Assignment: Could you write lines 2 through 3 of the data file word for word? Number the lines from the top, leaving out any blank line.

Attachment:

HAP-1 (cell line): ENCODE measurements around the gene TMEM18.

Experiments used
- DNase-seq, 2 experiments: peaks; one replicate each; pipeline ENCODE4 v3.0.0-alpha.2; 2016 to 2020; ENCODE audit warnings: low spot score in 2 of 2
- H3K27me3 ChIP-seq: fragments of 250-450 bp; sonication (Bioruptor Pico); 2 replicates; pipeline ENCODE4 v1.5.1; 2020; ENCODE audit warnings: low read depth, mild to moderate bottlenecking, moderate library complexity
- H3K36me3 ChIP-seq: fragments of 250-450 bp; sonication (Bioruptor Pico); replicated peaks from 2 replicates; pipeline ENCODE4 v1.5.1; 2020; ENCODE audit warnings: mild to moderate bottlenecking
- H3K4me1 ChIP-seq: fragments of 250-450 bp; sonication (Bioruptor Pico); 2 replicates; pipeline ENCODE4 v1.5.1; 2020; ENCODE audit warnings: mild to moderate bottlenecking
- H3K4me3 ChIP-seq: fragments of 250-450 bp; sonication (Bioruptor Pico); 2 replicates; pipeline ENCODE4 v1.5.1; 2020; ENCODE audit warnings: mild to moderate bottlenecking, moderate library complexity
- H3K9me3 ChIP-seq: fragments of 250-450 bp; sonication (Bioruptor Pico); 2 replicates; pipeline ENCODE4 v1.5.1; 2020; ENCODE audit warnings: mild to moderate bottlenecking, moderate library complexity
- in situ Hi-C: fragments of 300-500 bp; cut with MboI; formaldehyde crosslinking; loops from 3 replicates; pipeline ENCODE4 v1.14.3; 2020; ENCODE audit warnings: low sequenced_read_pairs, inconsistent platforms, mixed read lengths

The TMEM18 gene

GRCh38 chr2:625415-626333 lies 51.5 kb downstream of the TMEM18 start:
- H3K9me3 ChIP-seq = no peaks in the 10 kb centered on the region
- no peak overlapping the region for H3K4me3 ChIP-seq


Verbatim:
Experiments used
- DNase-seq, 2 experiments: peaks; one replicate each; pipeline ENCODE4 v3.0.0-alpha.2; 2016 to 2020; ENCODE audit warnings: low spot score in 2 of 2